The literature on visual perception describes many types of relations between forms: balance, element grouping, rhythm, or the way shapes influence each other. We will focus on something that could be called a common denominator, or more precisely: a common reason behind all those relations. This is simply the difference in appearance. The specific features or combinations of features which differentiate forms are mostly irrelevant in explaining the mechanism of harmony. Human mind deals with all this in split seconds without a need for explicitly attending to those details.
Any excitation of the senses and the experiences thus produced are only possible through changes in stimuli. Differences between phrases in a musical work or areas on the surface of a painting are what makes such experiences possible. In contrast, consider looking at a wallpaper covered with a uniform, repetitive pattern, or listening to a clock ticking. As I mentioned above, a juxtaposition of two different elements creates an impression that is unlike the impression created by either element alone. This impression becomes stronger as the level of dissimilarity between those elements rises. That is the effect of enhancing the visual properties of one element by the otherness of the other.
A perfect example of this phenomenon is a cherry adorning a cake. Let’s say that a beige, matte Pavlova (meringue cake) is topped by a much smaller, glossy, red cherry. The question is: can this juxtaposition be any more contrasting? This seemingly naïve comparison is quite effective. Imagine for example an apricot: it is less contrasting, as its surface is matte and its colour closer to that of the Pavlova. If we replace it with a redcurrant which is even smaller and thus might seem better than the cherry, we will soon find that when seen from a somewhat greater distance it simply disappears. Similarly, should we place a diamond necklace on a grey-white checkered fabric, it will stand out less than against a background of black or red velvet. A talented artist can match any form or group of forms with another, different in a way which will best bring out their properties.
The level of contrast within the whole, and exceeding it
One could ask: why do this? The eye is naturally drawn to difference, and thus increasing the impact forms have on one another is the basic, or perhaps the only way to achieve expression in a painting, to distance it from the wallpaper. Many might find this much quite obvious, but the key to understanding the mechanism of complete harmony is in understanding what should the relations between all forms and elements in a painting be. Since we already established that the only candidate is the relation of the level of contrast, what remains is specifying what this level should be. Imagine a painting representing, in any artistic style, a part of a beach – just sand. The multiple sandy folds are all alike and rather boring to look at. Our eyes slide across the painting stopping here and there in places where light and shade meet on one of the monotonous folds. The task is to increase the expressive power of the painting by diversifying it. Let’s throw in a stone. Now our eyes immediately focus on wherever the stone is, as it is different from its surroundings. We will look at the stone and occasionally glance at the sand. Here, one of the much discussed phenomena in visual perception can be observed. Should we place the stone in the very middle of our rectangular painting, we will find it less attractive than when we move it a bit to the left or right. The most attractive spots turn out to be on the lines of the so-called golden ratio, where the painting is divided in the most impactful way. The shorter section will have the smallest length that doesn’t became so small as to become dominated by the longer one – which would be similar to what happened to the redcurrant as we looked at the Pavlova from a distance. Should we further move the stone up or down in the same proportion, we will achieve the most diverse division of the painting. The distance between the stone and each edge will be different. This will catch our attention, as we focus not only on the stone, but also intuitively compare the distances and sizes of the fields which appeared as we divided the painting.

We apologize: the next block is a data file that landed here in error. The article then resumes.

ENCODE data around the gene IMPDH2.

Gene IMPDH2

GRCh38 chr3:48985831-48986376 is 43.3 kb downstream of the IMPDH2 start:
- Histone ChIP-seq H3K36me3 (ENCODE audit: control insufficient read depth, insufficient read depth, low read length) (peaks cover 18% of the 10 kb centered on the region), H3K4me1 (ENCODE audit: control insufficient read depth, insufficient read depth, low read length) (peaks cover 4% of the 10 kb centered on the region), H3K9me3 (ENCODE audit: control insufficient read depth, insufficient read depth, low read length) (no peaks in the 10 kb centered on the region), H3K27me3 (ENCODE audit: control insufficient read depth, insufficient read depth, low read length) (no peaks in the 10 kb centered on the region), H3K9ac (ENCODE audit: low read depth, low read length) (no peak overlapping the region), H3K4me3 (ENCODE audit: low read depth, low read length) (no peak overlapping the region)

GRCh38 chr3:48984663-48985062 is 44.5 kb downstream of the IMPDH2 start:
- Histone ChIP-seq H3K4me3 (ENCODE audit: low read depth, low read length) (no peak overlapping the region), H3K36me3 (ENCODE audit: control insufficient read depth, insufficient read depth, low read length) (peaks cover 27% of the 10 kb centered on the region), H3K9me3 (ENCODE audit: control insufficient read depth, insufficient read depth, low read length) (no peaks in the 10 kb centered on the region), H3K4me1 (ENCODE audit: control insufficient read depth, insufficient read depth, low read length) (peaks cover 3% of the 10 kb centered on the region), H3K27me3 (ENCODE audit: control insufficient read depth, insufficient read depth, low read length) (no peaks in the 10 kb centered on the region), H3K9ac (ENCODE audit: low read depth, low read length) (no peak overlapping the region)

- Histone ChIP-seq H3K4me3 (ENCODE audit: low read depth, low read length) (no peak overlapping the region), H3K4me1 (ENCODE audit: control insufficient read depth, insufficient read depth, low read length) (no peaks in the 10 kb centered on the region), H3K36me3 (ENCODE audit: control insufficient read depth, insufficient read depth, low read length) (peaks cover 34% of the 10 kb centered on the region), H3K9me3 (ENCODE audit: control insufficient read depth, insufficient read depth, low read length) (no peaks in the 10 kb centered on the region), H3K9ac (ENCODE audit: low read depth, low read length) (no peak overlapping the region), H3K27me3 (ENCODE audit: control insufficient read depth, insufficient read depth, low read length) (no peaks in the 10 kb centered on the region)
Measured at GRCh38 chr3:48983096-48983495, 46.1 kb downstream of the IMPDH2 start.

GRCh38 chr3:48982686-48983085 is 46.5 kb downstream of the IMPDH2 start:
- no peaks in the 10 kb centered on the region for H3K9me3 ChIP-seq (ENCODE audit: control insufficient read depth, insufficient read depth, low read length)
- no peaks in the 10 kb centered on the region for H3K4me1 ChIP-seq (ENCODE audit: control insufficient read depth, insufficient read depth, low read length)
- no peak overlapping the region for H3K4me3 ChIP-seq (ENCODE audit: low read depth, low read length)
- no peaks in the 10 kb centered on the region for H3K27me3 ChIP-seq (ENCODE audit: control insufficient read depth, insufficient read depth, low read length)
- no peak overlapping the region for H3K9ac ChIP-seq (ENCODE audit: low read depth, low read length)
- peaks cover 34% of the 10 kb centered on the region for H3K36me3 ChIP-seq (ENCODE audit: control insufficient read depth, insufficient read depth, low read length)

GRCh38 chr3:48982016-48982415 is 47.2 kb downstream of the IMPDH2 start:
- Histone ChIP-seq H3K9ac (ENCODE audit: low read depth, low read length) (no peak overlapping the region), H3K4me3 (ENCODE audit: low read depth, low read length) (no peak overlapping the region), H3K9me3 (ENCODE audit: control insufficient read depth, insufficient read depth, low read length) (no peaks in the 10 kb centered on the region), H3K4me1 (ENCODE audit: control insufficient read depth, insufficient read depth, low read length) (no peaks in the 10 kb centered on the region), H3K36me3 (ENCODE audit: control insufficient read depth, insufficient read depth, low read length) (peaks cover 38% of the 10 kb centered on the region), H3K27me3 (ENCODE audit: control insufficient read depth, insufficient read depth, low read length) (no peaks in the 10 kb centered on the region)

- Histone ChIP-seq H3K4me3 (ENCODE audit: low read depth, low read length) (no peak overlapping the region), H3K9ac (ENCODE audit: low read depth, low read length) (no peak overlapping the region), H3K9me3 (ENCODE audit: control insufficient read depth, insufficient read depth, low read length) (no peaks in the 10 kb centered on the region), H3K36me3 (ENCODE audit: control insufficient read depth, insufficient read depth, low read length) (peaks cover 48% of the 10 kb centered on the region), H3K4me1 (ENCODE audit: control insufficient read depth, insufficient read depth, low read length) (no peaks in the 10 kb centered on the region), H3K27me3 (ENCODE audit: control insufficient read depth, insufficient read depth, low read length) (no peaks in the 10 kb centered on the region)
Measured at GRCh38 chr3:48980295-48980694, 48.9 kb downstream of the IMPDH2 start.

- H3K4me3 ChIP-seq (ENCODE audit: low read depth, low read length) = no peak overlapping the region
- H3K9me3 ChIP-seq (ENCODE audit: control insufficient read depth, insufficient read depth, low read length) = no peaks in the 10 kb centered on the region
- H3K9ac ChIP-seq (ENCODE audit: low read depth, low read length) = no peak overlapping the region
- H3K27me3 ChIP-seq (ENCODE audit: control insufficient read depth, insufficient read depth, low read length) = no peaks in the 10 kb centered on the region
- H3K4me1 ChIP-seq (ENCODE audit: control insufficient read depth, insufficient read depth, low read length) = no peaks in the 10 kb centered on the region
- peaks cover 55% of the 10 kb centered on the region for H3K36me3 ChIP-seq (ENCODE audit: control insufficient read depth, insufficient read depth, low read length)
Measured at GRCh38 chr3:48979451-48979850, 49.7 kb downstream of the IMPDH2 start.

This was a step towards harmony, but we are still far from a state where our eyes would meet enough diversity to draw our attention for longer. If we add another stone, we can draw on our experience and make sure it is different: bigger, smaller, of a different colour. But even if we find a place where it will again divide the surface in the most interesting way, all we will achieve is a slightly more interesting composition. We are still far from complete harmony, the state where any change can only make things worse. We can add more and more stones of various kinds, even throw in shells and sticks, but soon we’ll notice that although we might enrich the painting’s structure, slowly our eyes become lost and confused in the clutter of quite similar forms, and even the now minimally differentiated patches of clear sand stop drawing our attention. To excite our eyes to explore the painting again, we decide to add something completely different: our child’s red sand bucket. As it turns out, wherever we place it, it is so different from the other forms that its impact will be the same as that created before by adding the first stone. We focus on the bucket and only skim the rest. What happened? Turns out that by adding the bucket we crossed some threshold. The form contrasted too strongly with the rest of the composition and diverted our attention. It diminished the impact of those contrasts which existed between the other forms. To a varying degree, this is a rather common mistake in imperfect compositions.
This thought experiment with sand and various objects can be rather easily adapted to any imagined or even actual experiences with representational or abstract compositions. It demonstrates that creating a harmonious composition is a game of differences, or contrasts which attract our eyes and elicit pleasurable emotions. Initially, one could think that virtually any part of any painting looks different than other parts, and thus should satisfy our criteria and give us pleasure. But the essence of, and the difficulty in creating complete harmony is in ensuring that all parts are maximally dissimilar but do not cross the threshold pre-conceived for the entire composition. This is the limited extreme I mentioned before. The threshold is determined by the artist at a desired level. It will be different for a delicate black and white sketch, and different for a colour oil painting – and not necessarily higher for the latter.
Below is a simple five-element composition which exemplifies changes in the perception of relations between forms following manipulations of the level of maximum contrast.